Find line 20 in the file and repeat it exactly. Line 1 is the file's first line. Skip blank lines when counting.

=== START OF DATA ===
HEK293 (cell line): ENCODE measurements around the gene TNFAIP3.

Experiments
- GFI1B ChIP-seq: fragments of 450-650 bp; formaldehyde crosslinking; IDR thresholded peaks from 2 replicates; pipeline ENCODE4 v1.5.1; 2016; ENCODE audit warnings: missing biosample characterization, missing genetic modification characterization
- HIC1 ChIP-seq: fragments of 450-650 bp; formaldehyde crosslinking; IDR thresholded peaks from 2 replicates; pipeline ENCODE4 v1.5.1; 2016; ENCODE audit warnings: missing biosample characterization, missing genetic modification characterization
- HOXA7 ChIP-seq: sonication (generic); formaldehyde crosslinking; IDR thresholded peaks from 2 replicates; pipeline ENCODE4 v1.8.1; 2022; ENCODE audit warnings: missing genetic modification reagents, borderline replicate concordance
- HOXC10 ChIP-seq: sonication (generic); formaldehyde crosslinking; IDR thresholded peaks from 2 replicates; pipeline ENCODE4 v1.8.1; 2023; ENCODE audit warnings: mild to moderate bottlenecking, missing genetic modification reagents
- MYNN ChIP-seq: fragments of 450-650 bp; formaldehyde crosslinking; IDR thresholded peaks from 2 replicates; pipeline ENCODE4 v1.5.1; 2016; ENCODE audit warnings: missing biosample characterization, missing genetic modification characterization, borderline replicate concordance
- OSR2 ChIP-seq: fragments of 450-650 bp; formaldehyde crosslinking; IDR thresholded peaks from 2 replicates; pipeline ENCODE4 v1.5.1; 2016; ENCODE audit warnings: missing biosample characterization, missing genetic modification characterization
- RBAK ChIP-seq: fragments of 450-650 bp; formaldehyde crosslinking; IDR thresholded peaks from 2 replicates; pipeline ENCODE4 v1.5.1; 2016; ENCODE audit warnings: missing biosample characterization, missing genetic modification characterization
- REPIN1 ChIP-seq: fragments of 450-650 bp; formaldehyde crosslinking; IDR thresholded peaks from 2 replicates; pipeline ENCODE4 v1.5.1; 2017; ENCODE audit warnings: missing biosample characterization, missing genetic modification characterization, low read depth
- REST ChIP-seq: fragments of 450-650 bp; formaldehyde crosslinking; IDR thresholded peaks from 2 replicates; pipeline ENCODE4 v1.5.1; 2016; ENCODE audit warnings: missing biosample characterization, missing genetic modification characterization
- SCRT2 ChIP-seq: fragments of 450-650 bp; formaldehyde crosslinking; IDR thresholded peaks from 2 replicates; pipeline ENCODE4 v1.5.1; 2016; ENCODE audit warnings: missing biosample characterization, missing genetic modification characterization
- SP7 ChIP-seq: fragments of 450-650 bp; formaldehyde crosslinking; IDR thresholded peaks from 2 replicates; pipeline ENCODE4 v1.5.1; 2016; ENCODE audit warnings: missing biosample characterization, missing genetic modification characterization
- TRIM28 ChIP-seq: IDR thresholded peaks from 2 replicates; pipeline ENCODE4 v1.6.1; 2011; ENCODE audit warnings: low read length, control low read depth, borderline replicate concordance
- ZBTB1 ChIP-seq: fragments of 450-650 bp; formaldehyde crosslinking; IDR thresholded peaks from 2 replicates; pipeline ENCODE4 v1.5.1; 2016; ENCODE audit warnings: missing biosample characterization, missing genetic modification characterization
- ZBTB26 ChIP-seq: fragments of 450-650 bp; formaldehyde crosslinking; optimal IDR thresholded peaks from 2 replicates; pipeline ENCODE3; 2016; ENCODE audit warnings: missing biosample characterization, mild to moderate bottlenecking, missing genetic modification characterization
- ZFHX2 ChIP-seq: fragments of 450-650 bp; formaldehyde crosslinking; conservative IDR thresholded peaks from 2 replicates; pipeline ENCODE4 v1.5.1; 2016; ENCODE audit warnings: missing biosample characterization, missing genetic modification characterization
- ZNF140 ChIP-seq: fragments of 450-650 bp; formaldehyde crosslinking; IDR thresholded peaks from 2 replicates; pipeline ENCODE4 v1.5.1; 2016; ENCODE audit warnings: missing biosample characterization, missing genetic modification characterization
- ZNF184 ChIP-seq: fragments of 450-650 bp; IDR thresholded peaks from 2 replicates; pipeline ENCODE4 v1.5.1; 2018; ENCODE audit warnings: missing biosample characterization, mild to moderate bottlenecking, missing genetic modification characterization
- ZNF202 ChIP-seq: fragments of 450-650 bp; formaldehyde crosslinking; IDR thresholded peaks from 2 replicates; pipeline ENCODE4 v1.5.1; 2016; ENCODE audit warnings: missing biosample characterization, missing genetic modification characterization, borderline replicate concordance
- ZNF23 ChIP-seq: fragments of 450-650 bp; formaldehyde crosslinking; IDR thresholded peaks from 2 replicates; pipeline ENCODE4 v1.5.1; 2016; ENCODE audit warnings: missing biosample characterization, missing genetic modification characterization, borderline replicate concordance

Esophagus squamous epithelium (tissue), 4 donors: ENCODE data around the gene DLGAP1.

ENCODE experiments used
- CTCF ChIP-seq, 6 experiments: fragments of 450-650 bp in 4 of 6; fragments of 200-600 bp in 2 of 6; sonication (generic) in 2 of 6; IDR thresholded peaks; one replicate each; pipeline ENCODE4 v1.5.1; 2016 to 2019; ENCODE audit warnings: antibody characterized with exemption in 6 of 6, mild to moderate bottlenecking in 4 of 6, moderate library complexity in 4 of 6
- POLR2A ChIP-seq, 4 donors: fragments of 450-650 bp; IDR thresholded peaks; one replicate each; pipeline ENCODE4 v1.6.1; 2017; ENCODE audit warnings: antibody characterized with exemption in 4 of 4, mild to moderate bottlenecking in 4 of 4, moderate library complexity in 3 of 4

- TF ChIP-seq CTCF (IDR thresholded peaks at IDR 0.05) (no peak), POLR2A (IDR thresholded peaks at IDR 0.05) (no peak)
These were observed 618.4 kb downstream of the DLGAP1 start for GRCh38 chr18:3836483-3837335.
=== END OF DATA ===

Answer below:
- ZNF202 ChIP-seq: fragments of 450-650 bp; formaldehyde crosslinking; IDR thresholded peaks from 2 replicates; pipeline ENCODE4 v1.5.1; 2016; ENCODE audit warnings: missing biosample characterization, missing genetic modification characterization, borderline replicate concordance